Simulation of Bulk Flow and High Speed Operations

Proceedings of the 1997 Winter Simulation Conference
ed. S. Andradóttir, K. J. Healy, D. H. Withers, and B. L. Nelson
Andrew J. Siprelle
Richard A. Phelps
Simulation Dynamics, Inc.
506 West Broadway Avenue
Maryville, Tennessee 37801-4712, U.S.A.
application, and it provides a unique architecture and
approach for modeling bulk, continuous, batch, and high
speed operations. SDI Industry is used to evaluate
scheduling strategies and plant configurations, find
bottlenecks and improve throughput. Simulations of
continuous, batch and high speed processes can
incorporate dynamics like changeovers, breakdowns,
shifts, and material related characteristics.
SDI Industry provides an integrated database and a
framework for rapid modeling of industrial operations.
This framework guides model building at four levels:
equipment, operations, systems, and plants.
database and components at all levels are reusable for
application to new plants. See Figure 1 below.
Simulation modeling can be highly effective for solving
problems found in the food, beverage, consumer
products, and pharmaceutical industries. The flow of
material or fluid in these industries is often described as
bulk flow, continuous, semi-continuous, or high-speed.
Traditional discrete event modeling tools do not speak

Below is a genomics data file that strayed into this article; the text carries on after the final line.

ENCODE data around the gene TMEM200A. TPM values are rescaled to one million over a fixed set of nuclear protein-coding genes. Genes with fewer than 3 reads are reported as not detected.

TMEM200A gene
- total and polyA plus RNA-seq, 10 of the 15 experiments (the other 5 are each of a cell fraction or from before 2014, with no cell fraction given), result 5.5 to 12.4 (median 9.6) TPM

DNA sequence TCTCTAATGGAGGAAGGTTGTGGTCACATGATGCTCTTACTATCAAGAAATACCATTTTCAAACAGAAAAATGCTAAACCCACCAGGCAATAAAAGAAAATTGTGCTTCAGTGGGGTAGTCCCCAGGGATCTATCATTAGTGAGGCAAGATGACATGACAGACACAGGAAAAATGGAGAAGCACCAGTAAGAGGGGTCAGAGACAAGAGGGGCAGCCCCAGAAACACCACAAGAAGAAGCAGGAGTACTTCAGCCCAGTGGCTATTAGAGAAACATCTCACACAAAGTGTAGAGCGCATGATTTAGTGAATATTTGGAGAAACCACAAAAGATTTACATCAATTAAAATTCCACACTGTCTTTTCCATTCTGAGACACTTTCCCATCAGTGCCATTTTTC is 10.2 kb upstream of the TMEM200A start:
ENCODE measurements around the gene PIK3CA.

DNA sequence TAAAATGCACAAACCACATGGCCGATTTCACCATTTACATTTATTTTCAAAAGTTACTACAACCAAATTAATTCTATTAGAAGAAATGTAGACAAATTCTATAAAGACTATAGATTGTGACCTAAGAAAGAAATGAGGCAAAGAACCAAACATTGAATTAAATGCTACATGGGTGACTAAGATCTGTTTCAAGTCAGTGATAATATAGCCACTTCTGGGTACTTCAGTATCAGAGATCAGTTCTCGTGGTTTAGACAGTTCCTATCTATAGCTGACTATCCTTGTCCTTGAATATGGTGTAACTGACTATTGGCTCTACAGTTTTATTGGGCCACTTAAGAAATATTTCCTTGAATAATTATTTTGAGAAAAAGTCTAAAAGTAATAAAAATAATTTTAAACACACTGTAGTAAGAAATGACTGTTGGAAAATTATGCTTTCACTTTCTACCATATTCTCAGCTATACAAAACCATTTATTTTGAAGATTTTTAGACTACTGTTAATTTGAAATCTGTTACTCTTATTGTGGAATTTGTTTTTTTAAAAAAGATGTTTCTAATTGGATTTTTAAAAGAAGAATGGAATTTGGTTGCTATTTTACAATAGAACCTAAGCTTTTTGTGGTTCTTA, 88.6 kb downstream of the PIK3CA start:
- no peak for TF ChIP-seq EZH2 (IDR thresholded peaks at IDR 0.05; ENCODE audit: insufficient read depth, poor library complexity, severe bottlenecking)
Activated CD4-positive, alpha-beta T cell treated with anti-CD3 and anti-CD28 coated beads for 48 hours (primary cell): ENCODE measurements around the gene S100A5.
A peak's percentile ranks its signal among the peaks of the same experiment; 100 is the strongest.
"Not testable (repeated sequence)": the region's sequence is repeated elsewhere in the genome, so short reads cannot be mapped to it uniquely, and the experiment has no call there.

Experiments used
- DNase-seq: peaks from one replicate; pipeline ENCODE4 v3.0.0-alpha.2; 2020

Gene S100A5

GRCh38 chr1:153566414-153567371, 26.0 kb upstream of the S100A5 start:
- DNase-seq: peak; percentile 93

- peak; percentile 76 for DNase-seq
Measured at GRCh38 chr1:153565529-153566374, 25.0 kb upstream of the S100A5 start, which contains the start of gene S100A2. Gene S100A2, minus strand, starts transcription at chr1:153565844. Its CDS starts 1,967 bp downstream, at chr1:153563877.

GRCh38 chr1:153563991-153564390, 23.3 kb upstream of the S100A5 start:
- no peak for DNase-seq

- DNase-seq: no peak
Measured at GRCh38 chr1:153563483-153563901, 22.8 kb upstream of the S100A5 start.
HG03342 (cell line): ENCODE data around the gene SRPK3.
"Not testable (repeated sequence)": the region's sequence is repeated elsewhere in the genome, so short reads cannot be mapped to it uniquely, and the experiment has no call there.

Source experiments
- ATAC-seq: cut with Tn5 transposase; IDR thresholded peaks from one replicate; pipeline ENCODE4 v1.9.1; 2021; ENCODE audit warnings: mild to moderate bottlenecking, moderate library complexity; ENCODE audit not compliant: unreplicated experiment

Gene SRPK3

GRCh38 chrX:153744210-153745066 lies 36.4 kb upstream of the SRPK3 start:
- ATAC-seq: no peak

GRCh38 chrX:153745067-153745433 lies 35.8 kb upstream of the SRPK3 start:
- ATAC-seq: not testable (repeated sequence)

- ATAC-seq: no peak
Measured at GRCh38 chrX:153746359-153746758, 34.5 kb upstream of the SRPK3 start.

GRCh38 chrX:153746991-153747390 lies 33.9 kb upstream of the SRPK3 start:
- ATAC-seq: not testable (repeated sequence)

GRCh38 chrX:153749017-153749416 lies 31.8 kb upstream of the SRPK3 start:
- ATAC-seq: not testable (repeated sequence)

well to these industries, because they are focused on the
pieces/parts paradigm. The nature of bulk or fluid
manufacturing problems calls for a unique simulation
architecture that is adaptable to many different
SDI Industry is a simulation tool which is built on top
of the popular Extend + Manufacturing™ simulation
Central Database
Figure 1: SDI Industry Hierarchy
Equipment1 Detail
Simulation of Bulk Flow and High Speed Operations
If you take a stroll down an aisle at Wal-Mart, you are
confronted with a myriad of products which are found in
bottles, tubes, jars, and various other containers. Plants
which make these items are comprised of “making” or
“processing” operations followed by high speed
packaging operations.
Making produces bulk materials, pastes, or liquids by
mixing and processing ingredients in steps that are
characterized as continuous, semi-continuous, or batch.
The physical gear in such operations typically consists of